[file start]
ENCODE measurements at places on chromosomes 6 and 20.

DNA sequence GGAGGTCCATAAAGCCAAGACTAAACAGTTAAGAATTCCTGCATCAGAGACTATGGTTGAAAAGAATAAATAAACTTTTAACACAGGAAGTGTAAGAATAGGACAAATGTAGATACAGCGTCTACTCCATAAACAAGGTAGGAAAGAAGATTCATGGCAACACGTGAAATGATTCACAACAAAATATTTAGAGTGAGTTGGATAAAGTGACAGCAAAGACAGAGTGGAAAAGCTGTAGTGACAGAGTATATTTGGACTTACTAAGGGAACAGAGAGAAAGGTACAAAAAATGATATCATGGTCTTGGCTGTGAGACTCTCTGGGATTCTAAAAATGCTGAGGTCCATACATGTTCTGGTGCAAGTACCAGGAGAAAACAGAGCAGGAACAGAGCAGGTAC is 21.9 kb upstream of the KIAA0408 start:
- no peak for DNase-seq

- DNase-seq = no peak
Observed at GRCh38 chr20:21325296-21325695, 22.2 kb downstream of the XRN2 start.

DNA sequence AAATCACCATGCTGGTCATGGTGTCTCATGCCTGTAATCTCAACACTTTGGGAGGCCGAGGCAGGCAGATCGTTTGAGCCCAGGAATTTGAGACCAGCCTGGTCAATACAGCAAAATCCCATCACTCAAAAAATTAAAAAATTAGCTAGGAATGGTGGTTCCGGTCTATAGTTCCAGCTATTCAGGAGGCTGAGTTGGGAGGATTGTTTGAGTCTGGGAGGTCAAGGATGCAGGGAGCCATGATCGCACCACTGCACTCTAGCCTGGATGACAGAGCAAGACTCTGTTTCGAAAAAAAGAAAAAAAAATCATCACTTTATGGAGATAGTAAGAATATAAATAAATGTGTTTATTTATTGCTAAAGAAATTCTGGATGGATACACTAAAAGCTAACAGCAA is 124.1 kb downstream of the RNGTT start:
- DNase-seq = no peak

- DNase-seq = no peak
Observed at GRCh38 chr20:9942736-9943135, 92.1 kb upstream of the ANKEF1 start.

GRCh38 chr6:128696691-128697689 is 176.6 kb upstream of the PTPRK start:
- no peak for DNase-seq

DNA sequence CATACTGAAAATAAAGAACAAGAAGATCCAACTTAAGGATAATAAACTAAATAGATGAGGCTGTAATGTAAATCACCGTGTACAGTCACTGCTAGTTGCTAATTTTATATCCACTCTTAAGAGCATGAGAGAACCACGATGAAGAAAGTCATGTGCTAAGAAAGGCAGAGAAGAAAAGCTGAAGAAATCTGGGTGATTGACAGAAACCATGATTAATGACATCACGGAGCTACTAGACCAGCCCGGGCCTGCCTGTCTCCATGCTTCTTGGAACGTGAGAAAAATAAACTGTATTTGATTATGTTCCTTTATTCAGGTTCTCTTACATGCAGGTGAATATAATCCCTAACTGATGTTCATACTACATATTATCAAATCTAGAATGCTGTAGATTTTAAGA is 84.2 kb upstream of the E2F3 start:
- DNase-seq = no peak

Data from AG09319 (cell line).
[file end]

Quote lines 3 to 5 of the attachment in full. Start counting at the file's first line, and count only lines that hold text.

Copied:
- no peak for DNase-seq

- DNase-seq = no peak
Observed at GRCh38 chr20:21325296-21325695, 22.2 kb downstream of the XRN2 start.